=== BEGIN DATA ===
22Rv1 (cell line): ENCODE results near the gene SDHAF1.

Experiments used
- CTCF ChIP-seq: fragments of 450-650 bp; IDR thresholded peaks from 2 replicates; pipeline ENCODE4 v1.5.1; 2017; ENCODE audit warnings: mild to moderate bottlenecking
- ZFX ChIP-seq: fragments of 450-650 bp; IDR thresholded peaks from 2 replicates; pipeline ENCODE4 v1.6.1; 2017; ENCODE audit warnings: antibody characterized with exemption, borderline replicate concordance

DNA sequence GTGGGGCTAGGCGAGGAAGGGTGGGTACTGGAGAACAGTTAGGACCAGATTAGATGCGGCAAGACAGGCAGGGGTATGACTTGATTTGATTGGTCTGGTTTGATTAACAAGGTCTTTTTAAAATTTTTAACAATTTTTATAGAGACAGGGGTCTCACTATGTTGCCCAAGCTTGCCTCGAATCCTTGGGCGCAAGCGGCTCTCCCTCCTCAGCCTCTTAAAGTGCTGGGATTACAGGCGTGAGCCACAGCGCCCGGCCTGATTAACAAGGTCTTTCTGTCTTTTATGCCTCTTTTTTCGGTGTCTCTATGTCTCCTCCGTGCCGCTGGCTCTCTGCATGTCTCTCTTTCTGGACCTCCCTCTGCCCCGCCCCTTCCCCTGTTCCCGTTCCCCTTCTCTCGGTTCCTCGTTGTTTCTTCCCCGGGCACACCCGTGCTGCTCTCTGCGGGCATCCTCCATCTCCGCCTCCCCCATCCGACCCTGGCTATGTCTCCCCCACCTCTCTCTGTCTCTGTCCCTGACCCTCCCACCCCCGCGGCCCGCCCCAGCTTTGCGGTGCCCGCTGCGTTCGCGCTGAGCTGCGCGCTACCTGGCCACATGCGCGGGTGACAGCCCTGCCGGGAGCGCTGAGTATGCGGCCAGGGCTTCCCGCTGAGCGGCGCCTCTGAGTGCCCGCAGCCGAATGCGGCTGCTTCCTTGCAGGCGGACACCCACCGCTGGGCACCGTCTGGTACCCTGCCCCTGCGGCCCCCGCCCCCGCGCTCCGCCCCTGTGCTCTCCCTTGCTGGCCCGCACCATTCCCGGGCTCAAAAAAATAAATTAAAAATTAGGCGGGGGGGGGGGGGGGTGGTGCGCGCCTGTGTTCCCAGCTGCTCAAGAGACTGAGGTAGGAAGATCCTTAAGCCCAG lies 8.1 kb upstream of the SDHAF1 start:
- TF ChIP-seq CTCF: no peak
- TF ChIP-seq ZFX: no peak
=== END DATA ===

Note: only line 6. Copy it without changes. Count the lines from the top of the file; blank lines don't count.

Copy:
- TF ChIP-seq CTCF: no peak